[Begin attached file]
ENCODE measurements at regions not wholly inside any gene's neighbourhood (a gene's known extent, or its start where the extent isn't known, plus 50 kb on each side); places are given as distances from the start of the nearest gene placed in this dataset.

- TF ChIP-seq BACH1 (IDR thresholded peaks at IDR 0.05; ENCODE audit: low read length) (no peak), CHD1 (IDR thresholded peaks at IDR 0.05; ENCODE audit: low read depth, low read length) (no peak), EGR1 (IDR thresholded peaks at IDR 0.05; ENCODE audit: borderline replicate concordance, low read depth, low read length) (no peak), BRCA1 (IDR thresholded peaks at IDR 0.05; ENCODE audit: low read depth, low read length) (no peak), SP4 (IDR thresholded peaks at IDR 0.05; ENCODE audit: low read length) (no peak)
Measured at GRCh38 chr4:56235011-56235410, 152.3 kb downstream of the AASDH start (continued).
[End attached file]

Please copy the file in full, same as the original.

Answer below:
ENCODE measurements at regions not wholly inside any gene's neighbourhood (a gene's known extent, or its start where the extent isn't known, plus 50 kb on each side); places are given as distances from the start of the nearest gene placed in this dataset.

- TF ChIP-seq BACH1 (IDR thresholded peaks at IDR 0.05; ENCODE audit: low read length) (no peak), CHD1 (IDR thresholded peaks at IDR 0.05; ENCODE audit: low read depth, low read length) (no peak), EGR1 (IDR thresholded peaks at IDR 0.05; ENCODE audit: borderline replicate concordance, low read depth, low read length) (no peak), BRCA1 (IDR thresholded peaks at IDR 0.05; ENCODE audit: low read depth, low read length) (no peak), SP4 (IDR thresholded peaks at IDR 0.05; ENCODE audit: low read length) (no peak)
Measured at GRCh38 chr4:56235011-56235410, 152.3 kb downstream of the AASDH start (continued).